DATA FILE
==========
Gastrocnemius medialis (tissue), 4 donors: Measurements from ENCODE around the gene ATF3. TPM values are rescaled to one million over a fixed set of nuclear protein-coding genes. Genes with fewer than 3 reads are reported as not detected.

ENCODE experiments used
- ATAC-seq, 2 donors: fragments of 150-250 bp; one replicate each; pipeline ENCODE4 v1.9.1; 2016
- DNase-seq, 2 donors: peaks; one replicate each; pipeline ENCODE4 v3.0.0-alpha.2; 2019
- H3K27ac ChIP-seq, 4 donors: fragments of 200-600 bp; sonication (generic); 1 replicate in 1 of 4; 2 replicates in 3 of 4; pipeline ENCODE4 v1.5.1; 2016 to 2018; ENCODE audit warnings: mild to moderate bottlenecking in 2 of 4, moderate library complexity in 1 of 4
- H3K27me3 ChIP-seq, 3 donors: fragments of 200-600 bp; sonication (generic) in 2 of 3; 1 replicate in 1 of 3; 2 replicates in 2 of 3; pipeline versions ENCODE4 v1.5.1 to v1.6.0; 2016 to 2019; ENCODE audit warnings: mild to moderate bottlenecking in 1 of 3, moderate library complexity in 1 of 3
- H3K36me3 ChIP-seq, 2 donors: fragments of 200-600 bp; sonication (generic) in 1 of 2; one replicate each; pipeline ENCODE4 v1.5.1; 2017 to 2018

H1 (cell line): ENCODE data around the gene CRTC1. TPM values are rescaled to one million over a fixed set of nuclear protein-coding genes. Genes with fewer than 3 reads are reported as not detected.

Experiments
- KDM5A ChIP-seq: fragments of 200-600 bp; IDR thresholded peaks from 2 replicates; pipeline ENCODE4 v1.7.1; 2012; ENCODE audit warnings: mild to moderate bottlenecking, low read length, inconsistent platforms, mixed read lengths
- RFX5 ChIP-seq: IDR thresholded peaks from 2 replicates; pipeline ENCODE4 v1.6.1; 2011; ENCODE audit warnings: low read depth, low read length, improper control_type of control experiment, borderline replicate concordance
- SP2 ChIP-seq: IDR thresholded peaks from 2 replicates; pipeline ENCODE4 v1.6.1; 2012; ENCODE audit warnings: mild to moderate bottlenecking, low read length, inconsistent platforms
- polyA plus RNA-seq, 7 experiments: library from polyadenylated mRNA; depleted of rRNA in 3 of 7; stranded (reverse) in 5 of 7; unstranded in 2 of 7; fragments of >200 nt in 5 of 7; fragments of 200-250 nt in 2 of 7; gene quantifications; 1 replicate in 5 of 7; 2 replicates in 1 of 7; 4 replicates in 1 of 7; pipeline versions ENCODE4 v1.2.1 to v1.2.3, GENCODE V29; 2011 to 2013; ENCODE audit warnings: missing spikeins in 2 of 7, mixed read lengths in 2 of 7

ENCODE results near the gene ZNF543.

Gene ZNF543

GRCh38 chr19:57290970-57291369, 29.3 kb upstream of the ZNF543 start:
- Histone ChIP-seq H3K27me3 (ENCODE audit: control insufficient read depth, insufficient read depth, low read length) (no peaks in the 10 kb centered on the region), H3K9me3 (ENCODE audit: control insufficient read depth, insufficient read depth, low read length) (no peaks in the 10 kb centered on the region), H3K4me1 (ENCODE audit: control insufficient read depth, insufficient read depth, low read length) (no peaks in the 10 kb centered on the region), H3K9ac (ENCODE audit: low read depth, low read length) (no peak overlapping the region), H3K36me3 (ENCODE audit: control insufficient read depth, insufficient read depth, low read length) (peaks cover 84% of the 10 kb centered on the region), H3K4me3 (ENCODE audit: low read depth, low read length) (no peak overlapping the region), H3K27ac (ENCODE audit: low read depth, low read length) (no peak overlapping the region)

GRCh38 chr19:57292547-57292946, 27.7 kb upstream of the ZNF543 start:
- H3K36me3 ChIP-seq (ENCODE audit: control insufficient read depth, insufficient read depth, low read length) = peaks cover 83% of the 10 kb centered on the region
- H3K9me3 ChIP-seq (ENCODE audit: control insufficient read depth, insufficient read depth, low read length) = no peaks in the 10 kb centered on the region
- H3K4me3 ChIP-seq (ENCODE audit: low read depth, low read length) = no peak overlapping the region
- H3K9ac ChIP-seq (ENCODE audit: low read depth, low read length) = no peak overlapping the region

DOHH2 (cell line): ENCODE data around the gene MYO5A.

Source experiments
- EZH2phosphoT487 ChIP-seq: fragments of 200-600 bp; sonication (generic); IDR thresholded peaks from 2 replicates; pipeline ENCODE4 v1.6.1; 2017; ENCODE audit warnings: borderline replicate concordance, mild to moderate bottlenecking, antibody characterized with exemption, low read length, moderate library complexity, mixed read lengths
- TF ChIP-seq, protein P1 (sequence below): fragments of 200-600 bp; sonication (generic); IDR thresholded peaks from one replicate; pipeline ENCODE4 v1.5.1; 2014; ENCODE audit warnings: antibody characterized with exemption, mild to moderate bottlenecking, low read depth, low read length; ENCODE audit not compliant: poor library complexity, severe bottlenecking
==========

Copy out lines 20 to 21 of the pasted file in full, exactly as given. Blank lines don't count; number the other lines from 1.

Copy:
- H3K9me3 ChIP-seq (ENCODE audit: control insufficient read depth, insufficient read depth, low read length) = no peaks in the 10 kb centered on the region
- H3K4me3 ChIP-seq (ENCODE audit: low read depth, low read length) = no peak overlapping the region